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4 keys for managing change amid chaos

While chaotic situations can turn many things upside down, they can provide an opportunity to reflect on current processes

Content provided by Pulsara

By Kinsie Clarkson

Chaos is woven into the DNA of emergent care. Emergency care professionals face the unknown around every corner – from supporting a low acuity patient to managing a mass casualty event. You never know what you’re going to get.  

In order to effectively handle large-scale emergency situations, we need an easy way to create new connections and communicate with people we don’t usually talk to – preferably in a familiar way that doesn’t require us to learn a new system.
In order to effectively handle large-scale emergency situations, we need an easy way to create new connections and communicate with people we don’t usually talk to – preferably in a familiar way that doesn’t require us to learn a new system. (Photo/Getty Images)

Sometimes, you have a day that’s more chaotic than others. Other times, the chaos lasts much longer than a day – it can become a lasting situation that extends into months and even years. Few seasons have been quite as chaotic as the COVID-19 pandemic. COVID has tested and tried our healthcare systems to the breaking point, introducing factors like virus spikes, hospitalization surges, burnout and staffing shortages.  

To keep growing, improving and adapting to the situation, some things will need to change. The problem is, it seems impossible to do anything about the situation while you’re treading water. It can feel like trying to bail out a rowboat as you continue to paddle – trying to do everything all at the same time. But if you can introduce a change that will either help paddle the boat or bail with less effort, the time and energy it takes to implement that change will ultimately make the job easier in the long term.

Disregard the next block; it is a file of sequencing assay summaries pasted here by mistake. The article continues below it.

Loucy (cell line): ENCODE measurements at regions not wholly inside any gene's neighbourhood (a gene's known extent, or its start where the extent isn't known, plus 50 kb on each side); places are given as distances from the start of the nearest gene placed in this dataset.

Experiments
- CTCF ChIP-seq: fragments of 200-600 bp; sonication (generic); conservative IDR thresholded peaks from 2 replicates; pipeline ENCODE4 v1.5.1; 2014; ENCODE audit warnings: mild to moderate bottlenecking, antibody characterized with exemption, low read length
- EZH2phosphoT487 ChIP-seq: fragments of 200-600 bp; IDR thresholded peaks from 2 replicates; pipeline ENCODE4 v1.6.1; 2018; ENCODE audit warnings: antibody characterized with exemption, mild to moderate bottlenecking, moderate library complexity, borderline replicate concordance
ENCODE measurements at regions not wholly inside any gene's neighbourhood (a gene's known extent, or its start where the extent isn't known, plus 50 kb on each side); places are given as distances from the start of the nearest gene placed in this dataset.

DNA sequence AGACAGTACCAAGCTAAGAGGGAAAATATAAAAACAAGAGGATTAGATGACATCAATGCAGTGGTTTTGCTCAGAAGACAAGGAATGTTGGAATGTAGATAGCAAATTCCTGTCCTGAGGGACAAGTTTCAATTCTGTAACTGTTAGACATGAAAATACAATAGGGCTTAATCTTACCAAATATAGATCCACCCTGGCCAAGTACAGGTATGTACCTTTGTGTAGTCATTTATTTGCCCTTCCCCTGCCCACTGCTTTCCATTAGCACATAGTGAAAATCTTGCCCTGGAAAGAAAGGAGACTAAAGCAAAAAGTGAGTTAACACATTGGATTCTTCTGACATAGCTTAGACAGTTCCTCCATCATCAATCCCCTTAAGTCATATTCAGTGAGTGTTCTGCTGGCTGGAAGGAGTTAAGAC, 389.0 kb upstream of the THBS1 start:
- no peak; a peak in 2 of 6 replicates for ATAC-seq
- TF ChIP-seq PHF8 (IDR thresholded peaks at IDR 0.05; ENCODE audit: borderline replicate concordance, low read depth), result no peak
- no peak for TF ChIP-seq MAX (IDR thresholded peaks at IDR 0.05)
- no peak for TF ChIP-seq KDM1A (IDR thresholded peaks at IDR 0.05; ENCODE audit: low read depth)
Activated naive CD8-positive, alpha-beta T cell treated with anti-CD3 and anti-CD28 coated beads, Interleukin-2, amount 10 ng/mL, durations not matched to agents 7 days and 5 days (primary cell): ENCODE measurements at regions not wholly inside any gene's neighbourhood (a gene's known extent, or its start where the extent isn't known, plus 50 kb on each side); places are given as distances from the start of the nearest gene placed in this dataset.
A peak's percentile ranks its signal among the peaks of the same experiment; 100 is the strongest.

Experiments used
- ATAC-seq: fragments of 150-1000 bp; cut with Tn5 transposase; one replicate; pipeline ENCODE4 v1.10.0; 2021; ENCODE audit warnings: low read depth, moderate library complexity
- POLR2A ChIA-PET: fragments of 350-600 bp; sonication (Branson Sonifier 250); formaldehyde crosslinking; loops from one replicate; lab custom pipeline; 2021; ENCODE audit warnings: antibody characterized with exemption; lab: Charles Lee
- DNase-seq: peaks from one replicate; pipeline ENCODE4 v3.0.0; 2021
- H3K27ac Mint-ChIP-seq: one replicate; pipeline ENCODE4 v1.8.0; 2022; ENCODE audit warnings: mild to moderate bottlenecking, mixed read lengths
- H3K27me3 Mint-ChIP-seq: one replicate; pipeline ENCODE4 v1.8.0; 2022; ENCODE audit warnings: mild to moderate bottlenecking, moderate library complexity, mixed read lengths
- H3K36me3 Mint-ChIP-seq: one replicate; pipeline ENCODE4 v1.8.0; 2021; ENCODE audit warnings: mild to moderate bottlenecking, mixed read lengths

The pandemic has caused many in healthcare to realize that our current processes for communication in healthcare aren’t sustainable. When we try to communicate outside our standard day-to-day patterns using the same technologies we always have, they don’t give us the transparency or ease of communication that we need to respond quickly. In order to effectively handle large-scale emergency situations, we need an easy way to create new connections and communicate with people we don’t usually talk to – preferably in a familiar way that doesn’t require us to learn a new system.  

As we face surges and staffing shortages, it’s never been more important for team members to be able to connect with one another and exchange detailed information quickly, efficiently and correctly. We need to be able to support patients from a distance, and we need to be able to see critical needs across our region and easily transfer patients in need to the places with the resources to care for them. We need a reliable system that helps us stay in touch with each other – something that can match our needs at the moment, whatever the moment brings.